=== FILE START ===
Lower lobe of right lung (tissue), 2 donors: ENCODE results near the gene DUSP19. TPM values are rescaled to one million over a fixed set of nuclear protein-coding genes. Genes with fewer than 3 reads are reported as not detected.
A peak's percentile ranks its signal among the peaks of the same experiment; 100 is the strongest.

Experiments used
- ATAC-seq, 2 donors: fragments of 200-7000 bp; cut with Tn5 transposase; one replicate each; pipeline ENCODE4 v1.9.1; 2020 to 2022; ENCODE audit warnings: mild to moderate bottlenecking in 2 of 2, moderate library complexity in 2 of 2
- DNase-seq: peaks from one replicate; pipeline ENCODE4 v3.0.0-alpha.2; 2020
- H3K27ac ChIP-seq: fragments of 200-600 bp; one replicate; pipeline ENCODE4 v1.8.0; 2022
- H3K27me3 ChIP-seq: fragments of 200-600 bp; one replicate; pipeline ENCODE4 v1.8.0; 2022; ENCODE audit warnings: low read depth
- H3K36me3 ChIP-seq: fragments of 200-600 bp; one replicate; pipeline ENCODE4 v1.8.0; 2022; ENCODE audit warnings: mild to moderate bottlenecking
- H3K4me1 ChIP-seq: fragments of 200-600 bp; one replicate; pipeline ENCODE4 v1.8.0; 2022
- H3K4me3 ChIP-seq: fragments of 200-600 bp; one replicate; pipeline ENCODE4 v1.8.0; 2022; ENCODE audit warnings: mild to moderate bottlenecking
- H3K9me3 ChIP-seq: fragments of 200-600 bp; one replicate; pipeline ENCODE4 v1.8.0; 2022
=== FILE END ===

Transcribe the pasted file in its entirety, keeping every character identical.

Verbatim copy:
Lower lobe of right lung (tissue), 2 donors: ENCODE results near the gene DUSP19. TPM values are rescaled to one million over a fixed set of nuclear protein-coding genes. Genes with fewer than 3 reads are reported as not detected.
A peak's percentile ranks its signal among the peaks of the same experiment; 100 is the strongest.

Experiments used
- ATAC-seq, 2 donors: fragments of 200-7000 bp; cut with Tn5 transposase; one replicate each; pipeline ENCODE4 v1.9.1; 2020 to 2022; ENCODE audit warnings: mild to moderate bottlenecking in 2 of 2, moderate library complexity in 2 of 2
- DNase-seq: peaks from one replicate; pipeline ENCODE4 v3.0.0-alpha.2; 2020
- H3K27ac ChIP-seq: fragments of 200-600 bp; one replicate; pipeline ENCODE4 v1.8.0; 2022
- H3K27me3 ChIP-seq: fragments of 200-600 bp; one replicate; pipeline ENCODE4 v1.8.0; 2022; ENCODE audit warnings: low read depth
- H3K36me3 ChIP-seq: fragments of 200-600 bp; one replicate; pipeline ENCODE4 v1.8.0; 2022; ENCODE audit warnings: mild to moderate bottlenecking
- H3K4me1 ChIP-seq: fragments of 200-600 bp; one replicate; pipeline ENCODE4 v1.8.0; 2022
- H3K4me3 ChIP-seq: fragments of 200-600 bp; one replicate; pipeline ENCODE4 v1.8.0; 2022; ENCODE audit warnings: mild to moderate bottlenecking
- H3K9me3 ChIP-seq: fragments of 200-600 bp; one replicate; pipeline ENCODE4 v1.8.0; 2022